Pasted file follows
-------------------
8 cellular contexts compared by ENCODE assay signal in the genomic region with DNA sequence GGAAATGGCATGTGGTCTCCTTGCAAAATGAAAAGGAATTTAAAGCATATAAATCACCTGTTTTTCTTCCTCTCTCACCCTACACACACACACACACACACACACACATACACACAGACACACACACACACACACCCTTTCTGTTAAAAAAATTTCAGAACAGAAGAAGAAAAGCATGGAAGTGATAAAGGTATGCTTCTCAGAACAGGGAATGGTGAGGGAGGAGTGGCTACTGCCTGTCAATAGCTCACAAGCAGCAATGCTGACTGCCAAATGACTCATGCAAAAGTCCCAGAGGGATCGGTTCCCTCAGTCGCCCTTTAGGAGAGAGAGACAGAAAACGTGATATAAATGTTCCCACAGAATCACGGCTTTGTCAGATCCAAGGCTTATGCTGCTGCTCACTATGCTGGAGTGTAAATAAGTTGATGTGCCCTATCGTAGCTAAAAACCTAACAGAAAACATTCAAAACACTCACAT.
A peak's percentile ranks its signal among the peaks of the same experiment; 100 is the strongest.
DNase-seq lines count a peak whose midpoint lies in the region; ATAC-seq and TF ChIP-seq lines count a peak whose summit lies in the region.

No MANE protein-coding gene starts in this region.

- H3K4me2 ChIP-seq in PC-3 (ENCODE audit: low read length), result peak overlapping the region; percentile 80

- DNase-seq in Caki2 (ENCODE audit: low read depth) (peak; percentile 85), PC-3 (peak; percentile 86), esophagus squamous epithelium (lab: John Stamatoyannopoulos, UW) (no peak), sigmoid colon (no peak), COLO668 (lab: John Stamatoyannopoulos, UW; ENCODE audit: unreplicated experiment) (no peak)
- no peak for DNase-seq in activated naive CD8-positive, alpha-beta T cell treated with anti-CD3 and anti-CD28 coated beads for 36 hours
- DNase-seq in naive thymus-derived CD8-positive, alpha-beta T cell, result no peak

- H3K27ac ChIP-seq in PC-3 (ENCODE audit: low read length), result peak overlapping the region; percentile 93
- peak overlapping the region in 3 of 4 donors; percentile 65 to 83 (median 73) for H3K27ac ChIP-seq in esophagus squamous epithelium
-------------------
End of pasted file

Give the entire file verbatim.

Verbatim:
8 cellular contexts compared by ENCODE assay signal in the genomic region with DNA sequence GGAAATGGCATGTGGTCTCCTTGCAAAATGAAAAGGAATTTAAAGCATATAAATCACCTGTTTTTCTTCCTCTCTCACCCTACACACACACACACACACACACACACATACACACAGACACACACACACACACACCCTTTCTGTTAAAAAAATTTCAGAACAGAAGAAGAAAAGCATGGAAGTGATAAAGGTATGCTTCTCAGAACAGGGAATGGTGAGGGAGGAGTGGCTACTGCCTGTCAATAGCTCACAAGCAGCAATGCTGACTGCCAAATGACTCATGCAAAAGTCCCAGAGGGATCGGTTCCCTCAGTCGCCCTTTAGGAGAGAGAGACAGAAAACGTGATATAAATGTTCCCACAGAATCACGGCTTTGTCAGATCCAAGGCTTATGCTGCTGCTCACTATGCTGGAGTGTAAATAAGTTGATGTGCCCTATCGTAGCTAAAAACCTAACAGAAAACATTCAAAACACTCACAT.
A peak's percentile ranks its signal among the peaks of the same experiment; 100 is the strongest.
DNase-seq lines count a peak whose midpoint lies in the region; ATAC-seq and TF ChIP-seq lines count a peak whose summit lies in the region.

No MANE protein-coding gene starts in this region.

- H3K4me2 ChIP-seq in PC-3 (ENCODE audit: low read length), result peak overlapping the region; percentile 80

- DNase-seq in Caki2 (ENCODE audit: low read depth) (peak; percentile 85), PC-3 (peak; percentile 86), esophagus squamous epithelium (lab: John Stamatoyannopoulos, UW) (no peak), sigmoid colon (no peak), COLO668 (lab: John Stamatoyannopoulos, UW; ENCODE audit: unreplicated experiment) (no peak)
- no peak for DNase-seq in activated naive CD8-positive, alpha-beta T cell treated with anti-CD3 and anti-CD28 coated beads for 36 hours
- DNase-seq in naive thymus-derived CD8-positive, alpha-beta T cell, result no peak

- H3K27ac ChIP-seq in PC-3 (ENCODE audit: low read length), result peak overlapping the region; percentile 93
- peak overlapping the region in 3 of 4 donors; percentile 65 to 83 (median 73) for H3K27ac ChIP-seq in esophagus squamous epithelium